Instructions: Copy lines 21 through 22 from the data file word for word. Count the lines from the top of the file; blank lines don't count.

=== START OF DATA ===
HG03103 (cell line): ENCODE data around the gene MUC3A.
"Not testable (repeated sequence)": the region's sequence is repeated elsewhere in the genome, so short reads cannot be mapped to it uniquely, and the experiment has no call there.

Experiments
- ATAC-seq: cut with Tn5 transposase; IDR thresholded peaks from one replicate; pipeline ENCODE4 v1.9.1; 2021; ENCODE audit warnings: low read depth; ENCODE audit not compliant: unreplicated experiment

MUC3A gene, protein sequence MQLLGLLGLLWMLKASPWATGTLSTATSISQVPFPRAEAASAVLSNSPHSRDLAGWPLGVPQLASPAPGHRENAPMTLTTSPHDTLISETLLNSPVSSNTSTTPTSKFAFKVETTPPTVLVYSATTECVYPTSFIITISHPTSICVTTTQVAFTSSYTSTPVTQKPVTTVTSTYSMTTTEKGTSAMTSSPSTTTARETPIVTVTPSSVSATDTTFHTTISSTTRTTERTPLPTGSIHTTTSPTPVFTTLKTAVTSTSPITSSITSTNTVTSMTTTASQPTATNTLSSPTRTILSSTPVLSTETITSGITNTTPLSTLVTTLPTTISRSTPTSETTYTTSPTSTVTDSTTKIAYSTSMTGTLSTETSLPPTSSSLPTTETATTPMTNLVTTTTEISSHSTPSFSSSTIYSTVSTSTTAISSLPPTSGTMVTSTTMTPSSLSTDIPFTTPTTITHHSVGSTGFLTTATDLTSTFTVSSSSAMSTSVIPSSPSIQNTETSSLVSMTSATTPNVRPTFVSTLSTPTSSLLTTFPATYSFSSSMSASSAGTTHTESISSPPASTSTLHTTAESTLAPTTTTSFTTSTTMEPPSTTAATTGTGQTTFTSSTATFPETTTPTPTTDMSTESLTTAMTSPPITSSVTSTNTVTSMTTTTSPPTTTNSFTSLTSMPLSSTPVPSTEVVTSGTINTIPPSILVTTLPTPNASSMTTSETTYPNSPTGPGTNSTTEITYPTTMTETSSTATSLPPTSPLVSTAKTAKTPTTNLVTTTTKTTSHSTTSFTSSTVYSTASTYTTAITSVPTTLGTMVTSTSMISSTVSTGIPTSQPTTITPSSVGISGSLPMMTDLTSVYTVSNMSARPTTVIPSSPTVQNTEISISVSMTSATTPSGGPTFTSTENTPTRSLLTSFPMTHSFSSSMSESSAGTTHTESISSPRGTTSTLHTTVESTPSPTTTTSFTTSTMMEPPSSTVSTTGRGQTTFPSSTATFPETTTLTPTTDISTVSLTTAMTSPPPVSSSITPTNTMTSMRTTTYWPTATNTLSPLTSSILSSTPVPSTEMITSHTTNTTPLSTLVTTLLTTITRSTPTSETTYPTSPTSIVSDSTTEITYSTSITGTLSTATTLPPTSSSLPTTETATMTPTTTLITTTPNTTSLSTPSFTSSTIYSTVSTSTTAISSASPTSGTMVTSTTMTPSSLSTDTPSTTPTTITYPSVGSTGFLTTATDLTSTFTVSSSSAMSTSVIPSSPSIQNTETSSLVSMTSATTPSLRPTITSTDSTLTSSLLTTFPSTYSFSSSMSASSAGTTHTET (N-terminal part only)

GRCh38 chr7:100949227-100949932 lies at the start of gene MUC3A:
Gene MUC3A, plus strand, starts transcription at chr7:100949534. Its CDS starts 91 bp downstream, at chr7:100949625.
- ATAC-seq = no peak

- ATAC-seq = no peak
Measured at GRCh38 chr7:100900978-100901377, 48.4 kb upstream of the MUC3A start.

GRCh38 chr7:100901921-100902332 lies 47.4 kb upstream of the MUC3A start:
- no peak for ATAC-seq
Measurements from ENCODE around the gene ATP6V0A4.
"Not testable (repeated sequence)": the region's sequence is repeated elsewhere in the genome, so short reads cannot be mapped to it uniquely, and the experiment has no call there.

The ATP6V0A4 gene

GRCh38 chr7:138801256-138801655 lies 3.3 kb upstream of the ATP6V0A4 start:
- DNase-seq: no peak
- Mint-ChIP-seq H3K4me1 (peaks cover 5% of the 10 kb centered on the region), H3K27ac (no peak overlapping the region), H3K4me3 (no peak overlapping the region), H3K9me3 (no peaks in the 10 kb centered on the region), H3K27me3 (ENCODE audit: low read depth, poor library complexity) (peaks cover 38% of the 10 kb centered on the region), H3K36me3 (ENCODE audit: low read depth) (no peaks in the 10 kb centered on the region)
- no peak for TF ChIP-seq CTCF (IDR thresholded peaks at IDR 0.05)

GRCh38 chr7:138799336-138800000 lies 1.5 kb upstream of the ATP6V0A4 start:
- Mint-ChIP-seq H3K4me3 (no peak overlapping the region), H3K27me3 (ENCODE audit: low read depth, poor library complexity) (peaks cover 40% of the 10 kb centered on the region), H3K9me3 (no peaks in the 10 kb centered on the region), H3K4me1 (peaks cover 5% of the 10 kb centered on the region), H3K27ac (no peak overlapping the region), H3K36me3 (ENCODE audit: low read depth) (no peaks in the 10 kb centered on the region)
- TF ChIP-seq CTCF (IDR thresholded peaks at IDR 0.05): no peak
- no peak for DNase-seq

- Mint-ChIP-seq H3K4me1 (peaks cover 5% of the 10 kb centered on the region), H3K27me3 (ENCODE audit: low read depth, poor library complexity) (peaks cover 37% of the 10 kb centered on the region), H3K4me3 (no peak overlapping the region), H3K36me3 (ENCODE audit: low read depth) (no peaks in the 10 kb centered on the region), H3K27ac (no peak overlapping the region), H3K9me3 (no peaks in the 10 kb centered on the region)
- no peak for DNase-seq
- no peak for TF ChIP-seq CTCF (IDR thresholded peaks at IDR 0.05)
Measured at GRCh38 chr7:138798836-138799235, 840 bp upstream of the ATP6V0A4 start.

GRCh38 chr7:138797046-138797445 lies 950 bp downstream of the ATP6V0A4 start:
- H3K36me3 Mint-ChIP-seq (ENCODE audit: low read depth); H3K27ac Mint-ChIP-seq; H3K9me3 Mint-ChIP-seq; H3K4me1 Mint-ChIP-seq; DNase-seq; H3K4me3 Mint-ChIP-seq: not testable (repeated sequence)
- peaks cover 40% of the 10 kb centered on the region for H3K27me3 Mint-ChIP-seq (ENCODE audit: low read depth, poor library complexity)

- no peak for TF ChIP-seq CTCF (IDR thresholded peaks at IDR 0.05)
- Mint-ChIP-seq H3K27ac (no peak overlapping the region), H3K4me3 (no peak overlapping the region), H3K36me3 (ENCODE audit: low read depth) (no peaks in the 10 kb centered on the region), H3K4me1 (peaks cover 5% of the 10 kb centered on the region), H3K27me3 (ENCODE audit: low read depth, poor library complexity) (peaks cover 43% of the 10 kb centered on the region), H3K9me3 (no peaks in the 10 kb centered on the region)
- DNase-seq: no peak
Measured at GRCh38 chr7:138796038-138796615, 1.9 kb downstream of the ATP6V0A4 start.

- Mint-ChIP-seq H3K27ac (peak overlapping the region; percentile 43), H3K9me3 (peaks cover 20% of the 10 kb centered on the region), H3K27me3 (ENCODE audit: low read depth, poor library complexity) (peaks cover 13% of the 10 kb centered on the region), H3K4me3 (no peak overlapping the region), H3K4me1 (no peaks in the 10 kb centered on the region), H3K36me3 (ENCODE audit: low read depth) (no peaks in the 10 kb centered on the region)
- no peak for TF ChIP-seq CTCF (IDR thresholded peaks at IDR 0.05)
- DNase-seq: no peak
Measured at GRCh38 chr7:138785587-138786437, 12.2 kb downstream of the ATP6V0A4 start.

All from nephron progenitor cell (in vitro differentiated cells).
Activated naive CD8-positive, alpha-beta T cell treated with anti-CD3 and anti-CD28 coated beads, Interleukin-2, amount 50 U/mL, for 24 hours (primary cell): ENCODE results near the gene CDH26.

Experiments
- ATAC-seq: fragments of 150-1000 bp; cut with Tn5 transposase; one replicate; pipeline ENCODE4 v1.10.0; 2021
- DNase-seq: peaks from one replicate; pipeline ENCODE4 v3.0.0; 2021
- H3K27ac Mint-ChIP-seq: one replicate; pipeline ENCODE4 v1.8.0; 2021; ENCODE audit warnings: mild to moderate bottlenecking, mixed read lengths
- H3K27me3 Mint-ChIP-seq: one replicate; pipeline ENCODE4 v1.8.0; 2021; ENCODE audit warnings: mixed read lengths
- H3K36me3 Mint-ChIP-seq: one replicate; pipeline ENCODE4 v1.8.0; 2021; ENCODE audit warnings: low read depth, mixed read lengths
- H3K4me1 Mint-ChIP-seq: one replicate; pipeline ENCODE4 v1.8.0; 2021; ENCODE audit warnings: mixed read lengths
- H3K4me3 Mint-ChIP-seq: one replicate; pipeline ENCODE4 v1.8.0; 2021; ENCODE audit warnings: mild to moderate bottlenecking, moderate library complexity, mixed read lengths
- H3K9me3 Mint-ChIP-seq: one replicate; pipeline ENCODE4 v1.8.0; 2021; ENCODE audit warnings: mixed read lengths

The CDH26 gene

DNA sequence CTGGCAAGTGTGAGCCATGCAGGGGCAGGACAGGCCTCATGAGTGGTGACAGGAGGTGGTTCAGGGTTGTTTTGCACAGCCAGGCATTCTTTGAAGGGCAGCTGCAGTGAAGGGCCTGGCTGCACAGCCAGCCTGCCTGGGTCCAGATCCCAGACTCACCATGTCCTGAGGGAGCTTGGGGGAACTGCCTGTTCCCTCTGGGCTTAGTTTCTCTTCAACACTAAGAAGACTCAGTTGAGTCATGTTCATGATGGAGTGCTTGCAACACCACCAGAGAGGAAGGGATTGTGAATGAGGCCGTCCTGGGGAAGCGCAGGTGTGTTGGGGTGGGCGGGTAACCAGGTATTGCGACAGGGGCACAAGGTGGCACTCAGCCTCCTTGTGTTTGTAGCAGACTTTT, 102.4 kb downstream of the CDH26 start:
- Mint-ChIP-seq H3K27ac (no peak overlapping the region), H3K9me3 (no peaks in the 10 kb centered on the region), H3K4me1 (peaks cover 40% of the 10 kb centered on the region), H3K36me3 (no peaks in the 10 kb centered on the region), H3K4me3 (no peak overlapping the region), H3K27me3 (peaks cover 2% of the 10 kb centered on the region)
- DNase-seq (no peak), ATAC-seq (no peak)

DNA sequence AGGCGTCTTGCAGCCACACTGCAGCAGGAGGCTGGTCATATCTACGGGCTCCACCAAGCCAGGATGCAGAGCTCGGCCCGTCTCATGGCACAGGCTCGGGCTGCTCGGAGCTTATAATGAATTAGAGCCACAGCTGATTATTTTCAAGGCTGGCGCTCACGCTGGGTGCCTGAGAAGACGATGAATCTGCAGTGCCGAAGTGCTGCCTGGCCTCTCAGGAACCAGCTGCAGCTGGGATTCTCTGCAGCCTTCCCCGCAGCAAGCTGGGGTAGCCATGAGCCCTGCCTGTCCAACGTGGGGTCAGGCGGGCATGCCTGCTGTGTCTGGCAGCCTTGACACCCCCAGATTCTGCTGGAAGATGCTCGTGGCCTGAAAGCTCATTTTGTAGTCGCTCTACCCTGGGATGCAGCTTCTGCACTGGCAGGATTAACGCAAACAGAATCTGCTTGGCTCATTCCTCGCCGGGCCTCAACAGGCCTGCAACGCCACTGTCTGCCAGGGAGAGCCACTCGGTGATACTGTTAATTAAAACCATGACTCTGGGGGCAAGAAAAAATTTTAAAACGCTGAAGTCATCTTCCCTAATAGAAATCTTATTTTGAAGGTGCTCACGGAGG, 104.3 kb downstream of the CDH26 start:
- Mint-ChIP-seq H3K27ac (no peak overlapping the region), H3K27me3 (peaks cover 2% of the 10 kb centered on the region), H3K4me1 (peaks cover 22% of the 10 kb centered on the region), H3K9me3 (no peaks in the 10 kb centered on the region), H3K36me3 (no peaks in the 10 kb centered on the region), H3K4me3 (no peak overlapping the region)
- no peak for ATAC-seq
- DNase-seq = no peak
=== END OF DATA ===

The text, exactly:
- Mint-ChIP-seq H3K4me3 (no peak overlapping the region), H3K27me3 (ENCODE audit: low read depth, poor library complexity) (peaks cover 40% of the 10 kb centered on the region), H3K9me3 (no peaks in the 10 kb centered on the region), H3K4me1 (peaks cover 5% of the 10 kb centered on the region), H3K27ac (no peak overlapping the region), H3K36me3 (ENCODE audit: low read depth) (no peaks in the 10 kb centered on the region)
- TF ChIP-seq CTCF (IDR thresholded peaks at IDR 0.05): no peak